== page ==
The Center for Land Use Interpretation, in Culver City, Los Angeles, opened a new exhibition on Friday exploring the contemporary state of solar power in the United States. The show includes extensive photographs of all existing solar power plants in the U.S. southwest, many of which were taken "from the air, using aircraft and remote control camera platforms." A handy interactive map of U.S. solar power accompanies the show.
"This year," the Center explains, "more energy will enter the grid from solar power plants than ever before. Propelled by federal government incentives and California's legislated decrease in dependence of fossil fuels, construction started on several $1-2 billion power plants in 2011, with most of them coming online in 2014. With so many proposed projects, and so many stalled in the complicated political and regulatory process, it's hard to know where things are really at. Over the past few weeks, photographers from the CLUI were dispatched to ground truth the current state of solar."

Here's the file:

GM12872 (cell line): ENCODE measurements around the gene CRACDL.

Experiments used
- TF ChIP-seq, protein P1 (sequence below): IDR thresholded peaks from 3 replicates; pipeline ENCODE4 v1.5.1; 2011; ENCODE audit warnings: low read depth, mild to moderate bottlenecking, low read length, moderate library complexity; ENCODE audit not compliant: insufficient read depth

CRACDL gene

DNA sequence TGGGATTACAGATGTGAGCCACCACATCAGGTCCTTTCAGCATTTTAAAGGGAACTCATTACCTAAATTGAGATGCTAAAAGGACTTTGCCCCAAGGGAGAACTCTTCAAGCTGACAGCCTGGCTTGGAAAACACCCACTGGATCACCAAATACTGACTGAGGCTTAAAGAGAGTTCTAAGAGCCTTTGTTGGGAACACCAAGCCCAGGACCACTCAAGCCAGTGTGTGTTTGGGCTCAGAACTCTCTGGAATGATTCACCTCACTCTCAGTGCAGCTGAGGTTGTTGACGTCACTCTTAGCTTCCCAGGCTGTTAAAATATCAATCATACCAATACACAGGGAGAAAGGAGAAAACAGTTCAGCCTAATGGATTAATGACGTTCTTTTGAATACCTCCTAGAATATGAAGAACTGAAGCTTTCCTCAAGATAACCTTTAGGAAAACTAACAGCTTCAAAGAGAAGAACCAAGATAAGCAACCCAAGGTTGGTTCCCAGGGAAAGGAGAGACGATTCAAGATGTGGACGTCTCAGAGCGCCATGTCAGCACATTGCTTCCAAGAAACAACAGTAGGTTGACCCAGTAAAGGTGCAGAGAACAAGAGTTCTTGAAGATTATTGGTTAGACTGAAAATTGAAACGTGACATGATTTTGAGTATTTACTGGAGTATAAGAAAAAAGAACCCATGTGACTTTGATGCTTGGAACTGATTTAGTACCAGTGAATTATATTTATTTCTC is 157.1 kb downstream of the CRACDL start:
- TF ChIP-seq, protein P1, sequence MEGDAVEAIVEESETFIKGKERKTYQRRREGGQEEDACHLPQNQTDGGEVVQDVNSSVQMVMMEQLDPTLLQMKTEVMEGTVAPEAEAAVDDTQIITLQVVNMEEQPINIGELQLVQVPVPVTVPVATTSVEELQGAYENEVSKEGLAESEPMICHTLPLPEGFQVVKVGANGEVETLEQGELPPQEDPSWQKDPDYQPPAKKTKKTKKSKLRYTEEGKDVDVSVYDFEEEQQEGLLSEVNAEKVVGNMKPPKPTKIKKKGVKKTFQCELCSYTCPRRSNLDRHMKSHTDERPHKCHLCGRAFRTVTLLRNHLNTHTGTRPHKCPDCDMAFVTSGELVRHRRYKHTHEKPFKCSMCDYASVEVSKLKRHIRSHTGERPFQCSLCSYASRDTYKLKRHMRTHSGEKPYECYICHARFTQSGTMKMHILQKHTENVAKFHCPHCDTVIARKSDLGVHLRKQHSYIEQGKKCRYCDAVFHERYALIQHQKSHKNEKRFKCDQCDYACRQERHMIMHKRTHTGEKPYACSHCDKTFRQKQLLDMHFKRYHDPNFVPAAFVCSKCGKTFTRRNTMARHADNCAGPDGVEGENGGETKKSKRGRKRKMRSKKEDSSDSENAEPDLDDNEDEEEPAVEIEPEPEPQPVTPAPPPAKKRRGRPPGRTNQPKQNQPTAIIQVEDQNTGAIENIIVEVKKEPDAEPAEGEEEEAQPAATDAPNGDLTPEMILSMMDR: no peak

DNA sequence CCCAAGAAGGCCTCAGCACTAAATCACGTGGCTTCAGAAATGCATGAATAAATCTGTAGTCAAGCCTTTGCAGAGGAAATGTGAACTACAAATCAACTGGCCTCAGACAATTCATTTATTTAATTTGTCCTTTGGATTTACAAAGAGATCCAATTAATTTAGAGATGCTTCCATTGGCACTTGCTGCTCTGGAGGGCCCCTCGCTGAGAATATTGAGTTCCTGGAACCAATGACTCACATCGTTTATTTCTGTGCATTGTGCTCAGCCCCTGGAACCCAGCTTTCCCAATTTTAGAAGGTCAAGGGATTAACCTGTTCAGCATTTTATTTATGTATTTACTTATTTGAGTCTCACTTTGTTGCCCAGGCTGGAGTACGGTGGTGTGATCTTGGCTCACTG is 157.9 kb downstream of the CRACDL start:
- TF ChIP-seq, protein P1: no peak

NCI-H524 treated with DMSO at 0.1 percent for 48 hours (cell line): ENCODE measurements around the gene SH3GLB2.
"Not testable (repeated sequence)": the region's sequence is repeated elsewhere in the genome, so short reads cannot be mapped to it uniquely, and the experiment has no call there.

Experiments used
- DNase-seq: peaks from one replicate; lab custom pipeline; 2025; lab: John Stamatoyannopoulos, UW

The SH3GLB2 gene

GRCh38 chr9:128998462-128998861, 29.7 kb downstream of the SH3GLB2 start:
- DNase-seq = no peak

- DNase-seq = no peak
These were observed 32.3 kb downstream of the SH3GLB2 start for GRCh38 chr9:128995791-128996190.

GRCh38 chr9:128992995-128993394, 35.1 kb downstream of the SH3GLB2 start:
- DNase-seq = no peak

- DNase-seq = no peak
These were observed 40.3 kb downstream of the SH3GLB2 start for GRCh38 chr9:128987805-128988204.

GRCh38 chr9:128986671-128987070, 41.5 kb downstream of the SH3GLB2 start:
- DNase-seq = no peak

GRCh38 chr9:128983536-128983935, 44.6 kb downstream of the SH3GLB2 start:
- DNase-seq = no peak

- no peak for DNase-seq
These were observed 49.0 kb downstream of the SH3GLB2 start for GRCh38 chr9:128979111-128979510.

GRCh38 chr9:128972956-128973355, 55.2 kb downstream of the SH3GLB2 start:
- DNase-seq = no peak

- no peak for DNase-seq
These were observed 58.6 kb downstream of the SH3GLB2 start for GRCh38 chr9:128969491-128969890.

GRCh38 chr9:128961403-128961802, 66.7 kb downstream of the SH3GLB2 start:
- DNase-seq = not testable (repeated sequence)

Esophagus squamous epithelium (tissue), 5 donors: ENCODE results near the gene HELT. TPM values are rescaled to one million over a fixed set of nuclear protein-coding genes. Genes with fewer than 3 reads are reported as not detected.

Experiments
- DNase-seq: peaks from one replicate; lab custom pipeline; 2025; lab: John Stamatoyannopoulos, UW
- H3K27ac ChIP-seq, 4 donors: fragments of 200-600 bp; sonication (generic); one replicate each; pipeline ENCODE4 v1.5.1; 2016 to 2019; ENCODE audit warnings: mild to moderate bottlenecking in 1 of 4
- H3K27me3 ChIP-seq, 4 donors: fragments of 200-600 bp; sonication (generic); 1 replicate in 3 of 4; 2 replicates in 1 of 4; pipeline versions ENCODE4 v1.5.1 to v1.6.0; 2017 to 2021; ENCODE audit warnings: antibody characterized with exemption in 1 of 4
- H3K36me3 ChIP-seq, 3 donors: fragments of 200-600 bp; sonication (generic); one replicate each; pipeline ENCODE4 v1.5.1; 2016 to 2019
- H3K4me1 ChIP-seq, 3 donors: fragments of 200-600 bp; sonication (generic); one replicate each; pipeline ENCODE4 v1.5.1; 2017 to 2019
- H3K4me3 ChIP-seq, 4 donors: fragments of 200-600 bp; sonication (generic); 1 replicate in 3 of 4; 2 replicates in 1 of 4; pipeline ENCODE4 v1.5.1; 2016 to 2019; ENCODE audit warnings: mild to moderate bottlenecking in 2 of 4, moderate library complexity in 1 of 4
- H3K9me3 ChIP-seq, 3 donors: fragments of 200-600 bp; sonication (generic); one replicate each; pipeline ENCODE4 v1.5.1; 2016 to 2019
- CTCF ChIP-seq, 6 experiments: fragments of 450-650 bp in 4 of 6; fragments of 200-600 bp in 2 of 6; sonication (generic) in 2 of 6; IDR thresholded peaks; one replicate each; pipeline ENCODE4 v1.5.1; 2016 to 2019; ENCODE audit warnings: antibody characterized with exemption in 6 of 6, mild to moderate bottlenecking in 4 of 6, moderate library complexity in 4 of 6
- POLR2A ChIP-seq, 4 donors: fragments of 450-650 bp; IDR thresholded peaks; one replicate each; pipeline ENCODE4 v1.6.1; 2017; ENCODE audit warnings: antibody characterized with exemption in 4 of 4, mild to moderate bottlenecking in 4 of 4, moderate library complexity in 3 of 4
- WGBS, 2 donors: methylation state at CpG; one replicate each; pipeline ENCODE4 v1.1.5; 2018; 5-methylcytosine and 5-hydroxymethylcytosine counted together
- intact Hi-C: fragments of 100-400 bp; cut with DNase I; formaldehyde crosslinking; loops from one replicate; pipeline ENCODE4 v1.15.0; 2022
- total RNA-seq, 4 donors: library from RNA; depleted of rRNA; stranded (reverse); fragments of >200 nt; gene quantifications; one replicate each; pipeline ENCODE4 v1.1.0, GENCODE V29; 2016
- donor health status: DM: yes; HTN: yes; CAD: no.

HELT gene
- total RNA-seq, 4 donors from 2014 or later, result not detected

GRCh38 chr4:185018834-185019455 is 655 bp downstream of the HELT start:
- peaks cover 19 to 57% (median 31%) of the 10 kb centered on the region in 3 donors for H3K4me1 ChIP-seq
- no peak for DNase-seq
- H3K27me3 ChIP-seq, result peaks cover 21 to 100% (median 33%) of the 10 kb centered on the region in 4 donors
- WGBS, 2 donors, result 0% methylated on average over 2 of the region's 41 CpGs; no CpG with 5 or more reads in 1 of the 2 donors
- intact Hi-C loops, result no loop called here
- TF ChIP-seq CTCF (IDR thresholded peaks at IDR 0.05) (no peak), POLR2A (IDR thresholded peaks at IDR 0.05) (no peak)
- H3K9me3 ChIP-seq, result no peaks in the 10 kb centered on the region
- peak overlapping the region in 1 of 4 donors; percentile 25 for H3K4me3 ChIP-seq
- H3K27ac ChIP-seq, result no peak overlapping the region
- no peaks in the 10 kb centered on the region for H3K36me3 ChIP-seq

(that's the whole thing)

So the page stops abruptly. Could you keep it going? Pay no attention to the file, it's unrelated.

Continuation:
Check out the map for the dozens and dozens of sites; meanwhile, here are some aerial shots of some of the largest, all courtesy of CLUI. The resulting installations are equal parts land art and national energy infrastructure—at times strangely beautiful—sprawling and crystalline mirrors shining like holding ponds in the desert. [Center for Land Use Interpretation]
California Valley Solar Ranch, California
Mojave Solar Project, California
Copper Mountain Solar 3, Nevada
Genesis Solar Plant, California
Ivanpah Solar Polar Plant, California
SEGS 3-7 (Kramer Junction), California
Mount Signal Solar, California
Topaz Solar Farm, California
All images courtesy of the Center for Land Use Interpretation